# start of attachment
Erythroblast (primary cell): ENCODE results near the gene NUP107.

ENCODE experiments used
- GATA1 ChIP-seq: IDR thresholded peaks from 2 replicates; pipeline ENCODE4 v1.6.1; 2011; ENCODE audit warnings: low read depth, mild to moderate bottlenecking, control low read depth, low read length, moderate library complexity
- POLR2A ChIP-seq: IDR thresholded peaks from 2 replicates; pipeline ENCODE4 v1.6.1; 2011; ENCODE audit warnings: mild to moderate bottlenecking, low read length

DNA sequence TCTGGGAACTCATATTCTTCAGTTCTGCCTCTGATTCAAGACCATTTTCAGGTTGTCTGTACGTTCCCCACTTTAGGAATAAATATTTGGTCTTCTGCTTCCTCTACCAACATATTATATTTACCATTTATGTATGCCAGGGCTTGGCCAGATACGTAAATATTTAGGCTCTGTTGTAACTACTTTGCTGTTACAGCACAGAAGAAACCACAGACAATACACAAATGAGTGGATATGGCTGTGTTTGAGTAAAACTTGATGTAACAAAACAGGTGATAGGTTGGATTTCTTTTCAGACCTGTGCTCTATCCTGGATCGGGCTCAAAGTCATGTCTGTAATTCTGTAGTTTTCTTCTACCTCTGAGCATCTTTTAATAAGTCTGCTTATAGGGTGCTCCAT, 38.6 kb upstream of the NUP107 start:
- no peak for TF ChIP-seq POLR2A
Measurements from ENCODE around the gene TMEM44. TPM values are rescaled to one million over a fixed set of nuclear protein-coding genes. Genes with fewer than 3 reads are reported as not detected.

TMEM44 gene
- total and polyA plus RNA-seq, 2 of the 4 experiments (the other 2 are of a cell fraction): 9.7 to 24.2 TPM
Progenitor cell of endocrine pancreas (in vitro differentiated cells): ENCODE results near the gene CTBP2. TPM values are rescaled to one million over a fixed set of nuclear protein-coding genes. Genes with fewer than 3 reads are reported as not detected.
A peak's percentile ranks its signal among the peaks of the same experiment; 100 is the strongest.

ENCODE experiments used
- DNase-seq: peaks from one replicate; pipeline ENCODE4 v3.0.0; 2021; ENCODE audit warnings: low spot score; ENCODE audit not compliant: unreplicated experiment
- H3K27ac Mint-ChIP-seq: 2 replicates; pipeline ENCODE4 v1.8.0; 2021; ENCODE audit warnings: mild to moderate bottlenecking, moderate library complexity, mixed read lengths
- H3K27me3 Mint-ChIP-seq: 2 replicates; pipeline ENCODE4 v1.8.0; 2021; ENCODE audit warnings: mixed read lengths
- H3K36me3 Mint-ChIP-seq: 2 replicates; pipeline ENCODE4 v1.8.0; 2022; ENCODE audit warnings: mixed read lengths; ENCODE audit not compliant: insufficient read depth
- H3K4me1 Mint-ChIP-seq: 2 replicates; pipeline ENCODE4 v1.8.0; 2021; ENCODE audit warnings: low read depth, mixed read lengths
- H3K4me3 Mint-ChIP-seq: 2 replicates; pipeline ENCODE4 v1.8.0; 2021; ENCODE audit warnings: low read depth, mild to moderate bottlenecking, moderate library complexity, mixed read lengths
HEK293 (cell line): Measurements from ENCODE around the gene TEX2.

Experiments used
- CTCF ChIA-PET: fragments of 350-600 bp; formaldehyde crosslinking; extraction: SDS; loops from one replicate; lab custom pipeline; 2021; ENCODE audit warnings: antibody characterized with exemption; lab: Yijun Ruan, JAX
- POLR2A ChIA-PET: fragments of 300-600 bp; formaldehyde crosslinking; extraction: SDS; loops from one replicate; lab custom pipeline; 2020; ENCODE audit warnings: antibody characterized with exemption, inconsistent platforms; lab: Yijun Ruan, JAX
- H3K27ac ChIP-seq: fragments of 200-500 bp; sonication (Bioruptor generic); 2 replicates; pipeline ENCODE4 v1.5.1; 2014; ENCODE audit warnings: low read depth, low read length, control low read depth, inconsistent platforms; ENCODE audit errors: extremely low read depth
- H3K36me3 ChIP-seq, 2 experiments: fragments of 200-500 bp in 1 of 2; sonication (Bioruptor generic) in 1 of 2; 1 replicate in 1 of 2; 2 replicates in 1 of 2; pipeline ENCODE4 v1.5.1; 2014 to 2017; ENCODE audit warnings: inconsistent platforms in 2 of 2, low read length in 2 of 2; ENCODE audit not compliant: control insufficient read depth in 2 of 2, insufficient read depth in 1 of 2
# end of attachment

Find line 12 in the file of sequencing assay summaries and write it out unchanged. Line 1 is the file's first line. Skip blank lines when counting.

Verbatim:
ENCODE experiments used